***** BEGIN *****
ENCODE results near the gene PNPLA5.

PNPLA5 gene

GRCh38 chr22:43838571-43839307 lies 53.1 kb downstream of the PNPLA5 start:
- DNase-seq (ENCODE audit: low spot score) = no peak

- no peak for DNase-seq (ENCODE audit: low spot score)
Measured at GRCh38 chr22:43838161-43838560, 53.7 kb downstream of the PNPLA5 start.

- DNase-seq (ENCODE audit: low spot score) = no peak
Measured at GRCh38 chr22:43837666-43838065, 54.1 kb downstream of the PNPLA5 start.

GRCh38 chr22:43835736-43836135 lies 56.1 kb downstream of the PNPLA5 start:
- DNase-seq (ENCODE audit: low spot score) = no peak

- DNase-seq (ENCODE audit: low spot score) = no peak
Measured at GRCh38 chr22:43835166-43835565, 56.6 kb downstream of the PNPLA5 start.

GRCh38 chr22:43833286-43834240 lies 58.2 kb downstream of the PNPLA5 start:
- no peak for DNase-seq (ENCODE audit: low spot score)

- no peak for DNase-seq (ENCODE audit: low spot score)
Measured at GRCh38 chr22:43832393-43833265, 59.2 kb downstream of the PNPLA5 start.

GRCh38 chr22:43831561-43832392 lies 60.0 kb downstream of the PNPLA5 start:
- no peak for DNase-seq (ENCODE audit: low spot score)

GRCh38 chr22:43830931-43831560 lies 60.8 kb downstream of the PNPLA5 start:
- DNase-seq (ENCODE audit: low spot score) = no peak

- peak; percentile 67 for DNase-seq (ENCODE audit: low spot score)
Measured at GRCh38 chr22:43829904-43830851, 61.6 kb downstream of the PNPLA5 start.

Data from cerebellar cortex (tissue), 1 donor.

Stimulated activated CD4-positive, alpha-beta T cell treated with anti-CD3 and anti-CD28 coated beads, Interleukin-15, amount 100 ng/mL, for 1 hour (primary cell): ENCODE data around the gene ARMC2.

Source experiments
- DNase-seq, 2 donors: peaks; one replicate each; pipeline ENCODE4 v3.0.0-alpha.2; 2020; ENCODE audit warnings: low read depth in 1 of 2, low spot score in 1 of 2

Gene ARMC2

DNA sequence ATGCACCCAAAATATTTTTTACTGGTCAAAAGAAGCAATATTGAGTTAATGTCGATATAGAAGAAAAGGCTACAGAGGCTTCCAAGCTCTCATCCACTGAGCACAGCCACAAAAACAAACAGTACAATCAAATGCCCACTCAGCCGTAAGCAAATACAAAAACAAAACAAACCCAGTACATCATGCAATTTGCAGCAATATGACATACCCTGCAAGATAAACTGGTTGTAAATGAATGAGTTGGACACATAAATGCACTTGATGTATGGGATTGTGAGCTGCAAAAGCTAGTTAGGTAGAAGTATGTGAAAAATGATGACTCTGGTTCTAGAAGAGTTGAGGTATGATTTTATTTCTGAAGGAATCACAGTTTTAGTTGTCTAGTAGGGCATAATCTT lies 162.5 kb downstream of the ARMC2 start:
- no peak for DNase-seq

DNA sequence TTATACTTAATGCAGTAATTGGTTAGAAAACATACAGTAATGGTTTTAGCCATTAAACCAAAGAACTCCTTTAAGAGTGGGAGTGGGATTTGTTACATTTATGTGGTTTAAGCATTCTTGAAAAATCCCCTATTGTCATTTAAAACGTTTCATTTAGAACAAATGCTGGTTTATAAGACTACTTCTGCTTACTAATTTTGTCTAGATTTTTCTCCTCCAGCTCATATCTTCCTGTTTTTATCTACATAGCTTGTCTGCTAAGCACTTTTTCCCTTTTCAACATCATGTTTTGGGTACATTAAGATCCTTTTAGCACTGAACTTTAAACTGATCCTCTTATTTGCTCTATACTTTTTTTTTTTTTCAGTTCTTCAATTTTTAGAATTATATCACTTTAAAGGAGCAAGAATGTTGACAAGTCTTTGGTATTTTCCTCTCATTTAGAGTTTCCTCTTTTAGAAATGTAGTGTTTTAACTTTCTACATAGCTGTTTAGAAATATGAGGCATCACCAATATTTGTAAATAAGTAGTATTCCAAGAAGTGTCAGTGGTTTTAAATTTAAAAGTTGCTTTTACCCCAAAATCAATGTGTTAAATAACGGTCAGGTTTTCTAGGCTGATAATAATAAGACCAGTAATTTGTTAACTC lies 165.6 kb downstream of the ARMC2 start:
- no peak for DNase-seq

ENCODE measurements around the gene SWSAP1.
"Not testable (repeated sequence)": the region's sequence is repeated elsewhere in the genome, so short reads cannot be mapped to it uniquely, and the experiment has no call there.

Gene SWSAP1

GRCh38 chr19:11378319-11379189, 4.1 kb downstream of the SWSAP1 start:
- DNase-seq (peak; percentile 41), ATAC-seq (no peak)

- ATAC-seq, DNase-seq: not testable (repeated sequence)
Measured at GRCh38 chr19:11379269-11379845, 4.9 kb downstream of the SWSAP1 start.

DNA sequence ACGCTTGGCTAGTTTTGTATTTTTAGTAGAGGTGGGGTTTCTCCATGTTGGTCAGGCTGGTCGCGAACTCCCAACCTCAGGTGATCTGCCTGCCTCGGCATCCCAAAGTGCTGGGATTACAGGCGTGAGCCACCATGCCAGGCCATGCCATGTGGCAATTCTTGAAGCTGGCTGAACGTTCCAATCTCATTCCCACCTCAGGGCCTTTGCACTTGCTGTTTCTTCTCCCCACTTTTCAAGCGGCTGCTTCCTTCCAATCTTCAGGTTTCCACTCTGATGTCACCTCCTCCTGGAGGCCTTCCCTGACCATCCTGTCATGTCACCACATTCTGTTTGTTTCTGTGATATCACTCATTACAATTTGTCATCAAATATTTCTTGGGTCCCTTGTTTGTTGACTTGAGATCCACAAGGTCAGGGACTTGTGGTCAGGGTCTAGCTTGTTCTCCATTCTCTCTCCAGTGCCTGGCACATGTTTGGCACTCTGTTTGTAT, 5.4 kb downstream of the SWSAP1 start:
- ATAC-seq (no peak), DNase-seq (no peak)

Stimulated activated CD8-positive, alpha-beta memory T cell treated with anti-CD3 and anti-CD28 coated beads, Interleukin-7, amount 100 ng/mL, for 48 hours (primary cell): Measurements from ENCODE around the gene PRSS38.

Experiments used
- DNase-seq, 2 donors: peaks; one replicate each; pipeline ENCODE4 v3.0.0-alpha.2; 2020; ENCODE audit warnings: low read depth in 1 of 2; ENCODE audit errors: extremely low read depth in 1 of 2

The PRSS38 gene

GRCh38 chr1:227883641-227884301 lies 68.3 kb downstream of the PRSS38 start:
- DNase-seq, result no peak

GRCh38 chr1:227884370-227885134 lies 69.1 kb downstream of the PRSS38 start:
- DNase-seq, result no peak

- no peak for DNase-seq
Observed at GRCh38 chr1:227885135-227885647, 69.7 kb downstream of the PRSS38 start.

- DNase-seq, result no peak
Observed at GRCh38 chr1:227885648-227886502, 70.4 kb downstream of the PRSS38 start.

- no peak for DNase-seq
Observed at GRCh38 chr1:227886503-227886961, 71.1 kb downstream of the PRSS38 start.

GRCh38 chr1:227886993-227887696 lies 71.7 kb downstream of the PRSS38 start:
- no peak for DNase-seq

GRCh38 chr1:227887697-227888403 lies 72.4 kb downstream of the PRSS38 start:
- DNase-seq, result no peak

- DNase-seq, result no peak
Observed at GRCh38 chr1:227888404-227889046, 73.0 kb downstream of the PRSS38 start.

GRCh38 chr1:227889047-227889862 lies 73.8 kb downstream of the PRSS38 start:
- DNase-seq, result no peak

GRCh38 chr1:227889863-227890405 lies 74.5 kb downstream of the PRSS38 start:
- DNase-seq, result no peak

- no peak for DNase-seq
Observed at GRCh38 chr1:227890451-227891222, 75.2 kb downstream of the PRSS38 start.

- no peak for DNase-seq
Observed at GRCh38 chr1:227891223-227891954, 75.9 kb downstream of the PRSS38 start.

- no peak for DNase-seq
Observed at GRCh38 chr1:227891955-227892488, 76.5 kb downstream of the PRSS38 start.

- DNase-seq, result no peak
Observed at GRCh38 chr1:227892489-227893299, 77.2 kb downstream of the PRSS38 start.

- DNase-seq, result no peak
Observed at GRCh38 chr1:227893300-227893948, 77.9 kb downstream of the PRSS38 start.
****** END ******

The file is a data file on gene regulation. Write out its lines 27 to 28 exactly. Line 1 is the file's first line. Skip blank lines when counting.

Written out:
Gene ARMC2

DNA sequence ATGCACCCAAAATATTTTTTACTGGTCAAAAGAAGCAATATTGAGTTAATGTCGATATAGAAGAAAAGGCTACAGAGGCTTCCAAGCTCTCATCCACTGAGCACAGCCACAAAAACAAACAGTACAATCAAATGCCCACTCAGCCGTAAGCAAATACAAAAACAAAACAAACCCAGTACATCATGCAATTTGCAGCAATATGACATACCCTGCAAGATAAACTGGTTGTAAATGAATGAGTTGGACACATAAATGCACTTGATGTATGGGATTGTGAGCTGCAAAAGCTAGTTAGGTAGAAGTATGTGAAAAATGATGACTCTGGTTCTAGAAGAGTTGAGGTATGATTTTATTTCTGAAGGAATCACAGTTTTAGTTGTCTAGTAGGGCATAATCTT lies 162.5 kb downstream of the ARMC2 start: